At the heart of Jens Jensen’s philosophy was the use of flowers, bushes, understory, and canopy trees native to the local region. “The originality, the characteristic beauty of the American landscape we should keep as a sacred treasure,” he once wrote.
When he came to Luther College in 1909-11, Jensen began his work by studying the flora of the Oneota valley. He was driven by open automobile through the hills and dales, along the river, and up rugged, unpaved roads to the limestone palisades above the Oneota valley. Jensen snapped pictures with a little box camera and took notes on the native vegetation, eager to capture the essence of what he called the “immediate environment.” The wild plum was in bloom with its delicate aroma and color, “like clouds of snow drifting through the shady bottomlands,” as he later wrote.
Jens Jensen used many native plants in his campus plan for Luther College, analyzing the site for what would grow best, grouping plants as in a natural habitat, saving the bur oaks and other native trees. His plan included native oaks, maples, elm, walnut, white pine, and Douglas spruce; on the margins of clearings wild plum, crabapple, hawthorn, wild rose, birch, sumac, and hazel; at the entrance wild rose, snowberry, barberry, Indian currant, spirea, ninebark, highbush cranberry, sumac, and crabapple; on the bluffs honeysuckle, Indian currant, wolfberry, bittersweet, Virginia creeper, false indigo, thimbleberry, and wild blackberry; and as a sentinel in the clearing before Main, a lone cottonwood.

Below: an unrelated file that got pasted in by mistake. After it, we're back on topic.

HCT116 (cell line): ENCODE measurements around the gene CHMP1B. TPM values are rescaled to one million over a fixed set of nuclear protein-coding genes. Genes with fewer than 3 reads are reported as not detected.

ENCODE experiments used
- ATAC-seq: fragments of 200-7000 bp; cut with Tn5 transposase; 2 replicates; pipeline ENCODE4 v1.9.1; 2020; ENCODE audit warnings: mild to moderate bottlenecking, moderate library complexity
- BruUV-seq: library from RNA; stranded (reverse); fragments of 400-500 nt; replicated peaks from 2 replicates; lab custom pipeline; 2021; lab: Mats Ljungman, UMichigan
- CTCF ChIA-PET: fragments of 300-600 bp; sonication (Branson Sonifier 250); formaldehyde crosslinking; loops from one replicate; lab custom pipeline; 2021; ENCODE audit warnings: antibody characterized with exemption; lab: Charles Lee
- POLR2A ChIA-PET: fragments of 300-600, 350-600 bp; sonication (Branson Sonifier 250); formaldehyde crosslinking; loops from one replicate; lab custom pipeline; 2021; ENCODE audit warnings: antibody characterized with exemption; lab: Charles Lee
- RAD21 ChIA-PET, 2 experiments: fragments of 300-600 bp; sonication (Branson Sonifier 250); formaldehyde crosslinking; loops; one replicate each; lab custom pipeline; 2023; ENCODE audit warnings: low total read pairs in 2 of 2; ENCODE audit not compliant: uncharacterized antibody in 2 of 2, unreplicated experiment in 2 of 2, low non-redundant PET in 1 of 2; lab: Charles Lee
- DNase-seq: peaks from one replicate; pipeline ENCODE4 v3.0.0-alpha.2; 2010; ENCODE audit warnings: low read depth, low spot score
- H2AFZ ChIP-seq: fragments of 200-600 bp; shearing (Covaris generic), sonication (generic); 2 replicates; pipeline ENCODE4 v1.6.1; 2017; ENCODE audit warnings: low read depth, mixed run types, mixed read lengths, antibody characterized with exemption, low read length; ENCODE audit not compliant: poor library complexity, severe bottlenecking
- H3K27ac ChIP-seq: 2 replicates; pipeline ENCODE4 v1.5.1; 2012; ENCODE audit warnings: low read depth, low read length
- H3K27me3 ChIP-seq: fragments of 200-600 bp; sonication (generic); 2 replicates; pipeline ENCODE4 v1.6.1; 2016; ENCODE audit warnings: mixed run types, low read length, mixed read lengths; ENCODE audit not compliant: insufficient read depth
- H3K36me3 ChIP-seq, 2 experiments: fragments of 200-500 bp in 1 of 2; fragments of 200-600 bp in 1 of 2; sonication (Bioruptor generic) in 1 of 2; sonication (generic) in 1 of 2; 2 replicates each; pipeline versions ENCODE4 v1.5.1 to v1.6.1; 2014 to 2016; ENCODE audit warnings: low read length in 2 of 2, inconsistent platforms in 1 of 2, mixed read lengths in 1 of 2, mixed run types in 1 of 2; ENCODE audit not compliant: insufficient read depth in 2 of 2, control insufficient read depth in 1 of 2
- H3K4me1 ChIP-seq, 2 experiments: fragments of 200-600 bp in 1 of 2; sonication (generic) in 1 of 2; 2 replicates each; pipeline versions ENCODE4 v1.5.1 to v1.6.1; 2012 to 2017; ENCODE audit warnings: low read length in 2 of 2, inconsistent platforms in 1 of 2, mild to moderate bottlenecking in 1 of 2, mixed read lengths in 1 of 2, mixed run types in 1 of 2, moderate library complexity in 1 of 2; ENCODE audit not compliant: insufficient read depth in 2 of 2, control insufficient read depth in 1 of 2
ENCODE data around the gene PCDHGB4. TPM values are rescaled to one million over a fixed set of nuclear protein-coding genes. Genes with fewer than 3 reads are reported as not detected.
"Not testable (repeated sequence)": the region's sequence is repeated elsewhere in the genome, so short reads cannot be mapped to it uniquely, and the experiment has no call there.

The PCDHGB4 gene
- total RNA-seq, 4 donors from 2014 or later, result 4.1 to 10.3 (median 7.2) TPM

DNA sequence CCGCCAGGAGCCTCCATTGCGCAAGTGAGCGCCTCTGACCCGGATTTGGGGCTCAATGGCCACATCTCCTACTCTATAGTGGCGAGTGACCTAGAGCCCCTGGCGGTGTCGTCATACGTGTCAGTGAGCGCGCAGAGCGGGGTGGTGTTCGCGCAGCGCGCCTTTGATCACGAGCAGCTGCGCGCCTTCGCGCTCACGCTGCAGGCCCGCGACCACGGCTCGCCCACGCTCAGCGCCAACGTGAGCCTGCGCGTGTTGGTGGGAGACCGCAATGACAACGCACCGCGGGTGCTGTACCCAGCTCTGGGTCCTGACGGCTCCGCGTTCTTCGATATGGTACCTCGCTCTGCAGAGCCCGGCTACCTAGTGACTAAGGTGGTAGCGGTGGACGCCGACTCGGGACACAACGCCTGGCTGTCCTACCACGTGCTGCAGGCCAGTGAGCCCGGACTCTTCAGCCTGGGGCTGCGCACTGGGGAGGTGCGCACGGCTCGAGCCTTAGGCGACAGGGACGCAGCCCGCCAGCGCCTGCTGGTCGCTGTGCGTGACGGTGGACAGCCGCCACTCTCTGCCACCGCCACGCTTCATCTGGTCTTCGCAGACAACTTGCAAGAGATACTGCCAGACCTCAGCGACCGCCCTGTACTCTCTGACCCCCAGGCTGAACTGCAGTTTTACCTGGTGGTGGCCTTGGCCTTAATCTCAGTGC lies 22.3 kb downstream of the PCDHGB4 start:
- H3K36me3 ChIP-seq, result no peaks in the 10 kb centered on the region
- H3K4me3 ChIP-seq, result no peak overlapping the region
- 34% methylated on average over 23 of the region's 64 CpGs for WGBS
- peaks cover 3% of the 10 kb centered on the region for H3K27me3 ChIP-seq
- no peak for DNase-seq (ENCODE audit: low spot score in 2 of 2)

Flowing meadows surrounded by sculptured masses of vegetation were part of Jensen’s designs for Chicago parks, Detroit mansions—and the Luther College campus. At focal points where the groves met the meadows were the flowering trees of the woodland margins. Council rings were set in “rooms” of dappled shade or clearings in the woodland, sometimes with vistas beyond.
Changing views were an important part of Jens Jensen’s landscape design. They brought visual unity to spaces while encompassing the seasonal and daily variety of nature. From vantage points in the shade of a meadow’s edge, the eye was led across sunlit openings or towards the setting sun. At Luther College, vistas crossed the campus clearings to Main with its great cottonwood, to the Luther statue surrounded by trees, to the oaks in front of where the Franklin W. Olin Building now stands, and to the Oneota valley in the direction of the sunset.